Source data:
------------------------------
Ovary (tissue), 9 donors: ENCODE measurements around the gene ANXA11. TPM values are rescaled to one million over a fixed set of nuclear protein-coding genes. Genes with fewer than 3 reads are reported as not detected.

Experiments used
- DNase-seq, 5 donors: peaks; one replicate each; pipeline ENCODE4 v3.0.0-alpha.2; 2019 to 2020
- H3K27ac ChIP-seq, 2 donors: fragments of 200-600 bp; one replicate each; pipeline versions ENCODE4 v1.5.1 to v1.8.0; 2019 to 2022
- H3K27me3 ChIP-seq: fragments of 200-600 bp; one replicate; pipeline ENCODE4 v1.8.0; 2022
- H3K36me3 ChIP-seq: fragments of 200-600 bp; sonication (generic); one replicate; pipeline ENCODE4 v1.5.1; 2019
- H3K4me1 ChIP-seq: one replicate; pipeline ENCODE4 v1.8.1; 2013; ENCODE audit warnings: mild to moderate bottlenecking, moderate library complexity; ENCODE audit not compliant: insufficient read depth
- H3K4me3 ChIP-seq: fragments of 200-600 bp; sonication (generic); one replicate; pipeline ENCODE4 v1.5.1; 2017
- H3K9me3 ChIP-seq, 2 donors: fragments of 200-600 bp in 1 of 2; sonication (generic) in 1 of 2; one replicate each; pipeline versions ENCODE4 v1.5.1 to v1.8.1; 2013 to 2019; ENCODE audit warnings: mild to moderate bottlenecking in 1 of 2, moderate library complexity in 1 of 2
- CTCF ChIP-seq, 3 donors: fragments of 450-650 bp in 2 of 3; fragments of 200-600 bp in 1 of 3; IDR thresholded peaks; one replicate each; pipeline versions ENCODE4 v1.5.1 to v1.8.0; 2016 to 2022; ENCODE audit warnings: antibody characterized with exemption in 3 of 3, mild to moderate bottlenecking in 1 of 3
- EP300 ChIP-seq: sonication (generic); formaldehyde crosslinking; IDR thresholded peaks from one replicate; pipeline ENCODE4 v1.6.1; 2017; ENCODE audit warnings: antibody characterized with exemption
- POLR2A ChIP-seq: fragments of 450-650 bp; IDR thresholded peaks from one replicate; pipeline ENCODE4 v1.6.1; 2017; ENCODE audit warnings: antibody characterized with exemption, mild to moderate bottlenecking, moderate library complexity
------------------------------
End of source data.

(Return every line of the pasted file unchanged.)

Ovary (tissue), 9 donors: ENCODE measurements around the gene ANXA11. TPM values are rescaled to one million over a fixed set of nuclear protein-coding genes. Genes with fewer than 3 reads are reported as not detected.

Experiments used
- DNase-seq, 5 donors: peaks; one replicate each; pipeline ENCODE4 v3.0.0-alpha.2; 2019 to 2020
- H3K27ac ChIP-seq, 2 donors: fragments of 200-600 bp; one replicate each; pipeline versions ENCODE4 v1.5.1 to v1.8.0; 2019 to 2022
- H3K27me3 ChIP-seq: fragments of 200-600 bp; one replicate; pipeline ENCODE4 v1.8.0; 2022
- H3K36me3 ChIP-seq: fragments of 200-600 bp; sonication (generic); one replicate; pipeline ENCODE4 v1.5.1; 2019
- H3K4me1 ChIP-seq: one replicate; pipeline ENCODE4 v1.8.1; 2013; ENCODE audit warnings: mild to moderate bottlenecking, moderate library complexity; ENCODE audit not compliant: insufficient read depth
- H3K4me3 ChIP-seq: fragments of 200-600 bp; sonication (generic); one replicate; pipeline ENCODE4 v1.5.1; 2017
- H3K9me3 ChIP-seq, 2 donors: fragments of 200-600 bp in 1 of 2; sonication (generic) in 1 of 2; one replicate each; pipeline versions ENCODE4 v1.5.1 to v1.8.1; 2013 to 2019; ENCODE audit warnings: mild to moderate bottlenecking in 1 of 2, moderate library complexity in 1 of 2
- CTCF ChIP-seq, 3 donors: fragments of 450-650 bp in 2 of 3; fragments of 200-600 bp in 1 of 3; IDR thresholded peaks; one replicate each; pipeline versions ENCODE4 v1.5.1 to v1.8.0; 2016 to 2022; ENCODE audit warnings: antibody characterized with exemption in 3 of 3, mild to moderate bottlenecking in 1 of 3
- EP300 ChIP-seq: sonication (generic); formaldehyde crosslinking; IDR thresholded peaks from one replicate; pipeline ENCODE4 v1.6.1; 2017; ENCODE audit warnings: antibody characterized with exemption
- POLR2A ChIP-seq: fragments of 450-650 bp; IDR thresholded peaks from one replicate; pipeline ENCODE4 v1.6.1; 2017; ENCODE audit warnings: antibody characterized with exemption, mild to moderate bottlenecking, moderate library complexity